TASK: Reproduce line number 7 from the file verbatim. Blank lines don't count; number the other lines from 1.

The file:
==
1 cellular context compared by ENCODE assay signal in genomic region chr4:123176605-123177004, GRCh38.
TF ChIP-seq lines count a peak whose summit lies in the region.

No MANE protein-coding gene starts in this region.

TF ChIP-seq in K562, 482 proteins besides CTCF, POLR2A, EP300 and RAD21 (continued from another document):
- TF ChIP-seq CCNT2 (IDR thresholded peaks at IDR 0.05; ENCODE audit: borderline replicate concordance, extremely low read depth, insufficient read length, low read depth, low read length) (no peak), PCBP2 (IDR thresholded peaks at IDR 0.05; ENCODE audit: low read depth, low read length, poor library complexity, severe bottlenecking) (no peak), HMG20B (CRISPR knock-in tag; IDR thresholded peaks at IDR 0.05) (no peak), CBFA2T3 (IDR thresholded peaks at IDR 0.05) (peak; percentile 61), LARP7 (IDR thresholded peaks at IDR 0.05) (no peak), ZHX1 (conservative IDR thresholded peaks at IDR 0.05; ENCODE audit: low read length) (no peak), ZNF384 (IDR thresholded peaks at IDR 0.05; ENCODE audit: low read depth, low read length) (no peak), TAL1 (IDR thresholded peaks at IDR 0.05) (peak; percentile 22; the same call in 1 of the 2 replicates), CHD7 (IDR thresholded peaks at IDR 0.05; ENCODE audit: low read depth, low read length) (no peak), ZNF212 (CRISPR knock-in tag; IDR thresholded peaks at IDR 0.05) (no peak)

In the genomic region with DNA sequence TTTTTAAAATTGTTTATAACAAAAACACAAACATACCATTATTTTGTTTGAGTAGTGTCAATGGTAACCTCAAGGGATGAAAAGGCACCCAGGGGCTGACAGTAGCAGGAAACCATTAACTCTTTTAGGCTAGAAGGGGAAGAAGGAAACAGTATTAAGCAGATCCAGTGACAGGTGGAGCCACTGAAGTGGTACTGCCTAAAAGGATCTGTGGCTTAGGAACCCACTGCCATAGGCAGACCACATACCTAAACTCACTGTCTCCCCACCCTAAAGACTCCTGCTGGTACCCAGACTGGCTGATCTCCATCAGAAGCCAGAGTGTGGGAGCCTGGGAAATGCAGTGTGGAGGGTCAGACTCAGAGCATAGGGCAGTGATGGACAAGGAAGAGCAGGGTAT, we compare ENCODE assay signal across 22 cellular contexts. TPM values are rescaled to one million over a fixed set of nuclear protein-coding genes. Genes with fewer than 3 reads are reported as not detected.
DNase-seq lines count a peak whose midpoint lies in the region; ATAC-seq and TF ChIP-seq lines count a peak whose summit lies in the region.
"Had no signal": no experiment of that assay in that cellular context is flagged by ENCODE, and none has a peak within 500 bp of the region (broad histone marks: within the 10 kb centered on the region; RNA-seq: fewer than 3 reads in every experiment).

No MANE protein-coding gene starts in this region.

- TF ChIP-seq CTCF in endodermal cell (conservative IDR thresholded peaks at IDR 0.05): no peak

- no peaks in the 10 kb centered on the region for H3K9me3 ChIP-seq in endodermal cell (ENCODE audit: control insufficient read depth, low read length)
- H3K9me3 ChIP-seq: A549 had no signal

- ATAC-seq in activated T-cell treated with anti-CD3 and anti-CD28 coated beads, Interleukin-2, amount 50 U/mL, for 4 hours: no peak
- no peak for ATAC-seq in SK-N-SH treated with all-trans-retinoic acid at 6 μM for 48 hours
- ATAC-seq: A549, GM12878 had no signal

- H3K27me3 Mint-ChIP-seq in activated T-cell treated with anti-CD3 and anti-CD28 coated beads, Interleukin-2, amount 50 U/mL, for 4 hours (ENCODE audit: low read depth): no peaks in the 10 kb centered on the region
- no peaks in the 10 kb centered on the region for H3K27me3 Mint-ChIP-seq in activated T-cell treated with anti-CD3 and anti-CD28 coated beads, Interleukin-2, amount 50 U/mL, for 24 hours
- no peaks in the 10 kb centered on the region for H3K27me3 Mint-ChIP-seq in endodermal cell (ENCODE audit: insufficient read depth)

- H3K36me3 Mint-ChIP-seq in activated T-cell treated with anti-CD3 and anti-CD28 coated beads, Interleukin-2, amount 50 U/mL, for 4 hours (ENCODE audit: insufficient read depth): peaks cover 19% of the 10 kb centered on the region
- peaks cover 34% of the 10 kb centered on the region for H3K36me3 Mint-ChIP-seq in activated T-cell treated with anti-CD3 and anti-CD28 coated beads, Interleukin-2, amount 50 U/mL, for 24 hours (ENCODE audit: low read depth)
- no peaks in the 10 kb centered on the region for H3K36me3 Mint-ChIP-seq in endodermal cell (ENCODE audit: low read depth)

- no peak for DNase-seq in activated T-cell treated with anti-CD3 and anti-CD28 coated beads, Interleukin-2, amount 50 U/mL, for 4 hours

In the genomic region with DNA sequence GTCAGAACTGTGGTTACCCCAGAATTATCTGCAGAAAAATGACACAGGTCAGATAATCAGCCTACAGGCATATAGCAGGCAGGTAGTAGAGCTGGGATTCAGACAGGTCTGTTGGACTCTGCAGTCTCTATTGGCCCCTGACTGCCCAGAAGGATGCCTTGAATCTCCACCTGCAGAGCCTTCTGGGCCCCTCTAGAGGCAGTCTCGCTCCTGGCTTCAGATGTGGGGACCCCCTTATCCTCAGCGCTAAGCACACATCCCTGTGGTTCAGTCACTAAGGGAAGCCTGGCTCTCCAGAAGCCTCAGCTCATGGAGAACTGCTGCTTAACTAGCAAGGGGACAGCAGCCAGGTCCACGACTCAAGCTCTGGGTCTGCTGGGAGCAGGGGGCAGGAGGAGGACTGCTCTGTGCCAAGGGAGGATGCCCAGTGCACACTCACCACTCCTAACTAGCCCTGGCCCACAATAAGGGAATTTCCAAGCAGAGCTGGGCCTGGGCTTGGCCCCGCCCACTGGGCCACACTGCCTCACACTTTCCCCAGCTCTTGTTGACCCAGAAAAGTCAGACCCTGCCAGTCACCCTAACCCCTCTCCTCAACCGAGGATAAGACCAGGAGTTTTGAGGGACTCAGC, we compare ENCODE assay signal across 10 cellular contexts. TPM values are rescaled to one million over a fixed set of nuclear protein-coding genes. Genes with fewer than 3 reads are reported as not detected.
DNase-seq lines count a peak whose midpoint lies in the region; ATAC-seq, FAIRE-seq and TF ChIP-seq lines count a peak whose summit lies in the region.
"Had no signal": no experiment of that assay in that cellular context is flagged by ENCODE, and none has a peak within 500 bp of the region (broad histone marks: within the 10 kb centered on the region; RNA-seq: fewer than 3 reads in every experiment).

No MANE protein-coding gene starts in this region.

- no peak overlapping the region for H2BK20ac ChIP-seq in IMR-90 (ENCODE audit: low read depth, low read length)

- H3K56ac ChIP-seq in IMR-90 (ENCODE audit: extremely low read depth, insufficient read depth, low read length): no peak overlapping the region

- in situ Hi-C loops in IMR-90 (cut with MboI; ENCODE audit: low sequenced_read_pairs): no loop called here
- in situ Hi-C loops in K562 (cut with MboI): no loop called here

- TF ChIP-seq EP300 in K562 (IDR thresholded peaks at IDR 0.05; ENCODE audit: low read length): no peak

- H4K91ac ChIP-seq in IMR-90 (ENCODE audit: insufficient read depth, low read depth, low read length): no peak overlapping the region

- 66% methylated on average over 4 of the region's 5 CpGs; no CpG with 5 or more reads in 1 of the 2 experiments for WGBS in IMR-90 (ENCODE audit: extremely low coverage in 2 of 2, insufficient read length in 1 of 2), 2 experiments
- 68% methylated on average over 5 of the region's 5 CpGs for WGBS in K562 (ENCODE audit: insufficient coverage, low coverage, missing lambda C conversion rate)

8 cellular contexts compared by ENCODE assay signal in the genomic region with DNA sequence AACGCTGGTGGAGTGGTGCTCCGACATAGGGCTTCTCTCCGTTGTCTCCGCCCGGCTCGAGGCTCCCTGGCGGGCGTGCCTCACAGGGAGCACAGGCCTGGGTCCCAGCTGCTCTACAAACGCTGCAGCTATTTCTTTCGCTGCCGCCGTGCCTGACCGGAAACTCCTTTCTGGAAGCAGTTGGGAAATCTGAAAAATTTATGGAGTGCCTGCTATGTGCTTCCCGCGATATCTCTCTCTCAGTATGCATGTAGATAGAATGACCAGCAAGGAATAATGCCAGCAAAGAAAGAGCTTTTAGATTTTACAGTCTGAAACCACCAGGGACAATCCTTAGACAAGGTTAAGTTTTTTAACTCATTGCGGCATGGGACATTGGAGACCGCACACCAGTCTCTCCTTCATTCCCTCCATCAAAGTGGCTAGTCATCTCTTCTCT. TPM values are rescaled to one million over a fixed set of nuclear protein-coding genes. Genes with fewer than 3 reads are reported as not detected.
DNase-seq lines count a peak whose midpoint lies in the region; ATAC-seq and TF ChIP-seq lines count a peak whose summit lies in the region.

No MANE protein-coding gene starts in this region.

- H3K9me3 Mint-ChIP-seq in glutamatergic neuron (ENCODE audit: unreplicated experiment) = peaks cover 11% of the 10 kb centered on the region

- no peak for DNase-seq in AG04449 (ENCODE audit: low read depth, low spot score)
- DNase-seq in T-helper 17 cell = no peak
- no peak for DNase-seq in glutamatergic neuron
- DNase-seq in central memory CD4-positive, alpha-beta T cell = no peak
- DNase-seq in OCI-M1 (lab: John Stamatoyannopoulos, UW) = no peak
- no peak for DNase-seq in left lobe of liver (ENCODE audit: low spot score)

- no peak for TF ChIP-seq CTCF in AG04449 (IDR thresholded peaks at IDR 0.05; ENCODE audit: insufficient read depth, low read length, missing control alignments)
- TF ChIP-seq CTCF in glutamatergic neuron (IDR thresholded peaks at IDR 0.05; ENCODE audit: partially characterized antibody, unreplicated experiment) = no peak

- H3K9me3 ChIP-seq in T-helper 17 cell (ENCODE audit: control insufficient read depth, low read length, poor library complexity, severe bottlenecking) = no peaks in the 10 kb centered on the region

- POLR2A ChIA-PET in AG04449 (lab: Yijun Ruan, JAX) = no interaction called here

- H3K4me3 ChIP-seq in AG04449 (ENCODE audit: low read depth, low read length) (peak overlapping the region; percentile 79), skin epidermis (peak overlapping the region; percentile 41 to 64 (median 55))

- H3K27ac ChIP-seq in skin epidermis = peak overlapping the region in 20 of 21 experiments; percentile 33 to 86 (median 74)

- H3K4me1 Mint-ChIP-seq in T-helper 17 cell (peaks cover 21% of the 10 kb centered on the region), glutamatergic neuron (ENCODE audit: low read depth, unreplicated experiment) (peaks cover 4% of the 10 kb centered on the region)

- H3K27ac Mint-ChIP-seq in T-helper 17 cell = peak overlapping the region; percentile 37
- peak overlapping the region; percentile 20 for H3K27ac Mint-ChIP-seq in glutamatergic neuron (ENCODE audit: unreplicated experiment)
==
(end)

DNase-seq lines count a peak whose midpoint lies in the region; ATAC-seq and TF ChIP-seq lines count a peak whose summit lies in the region.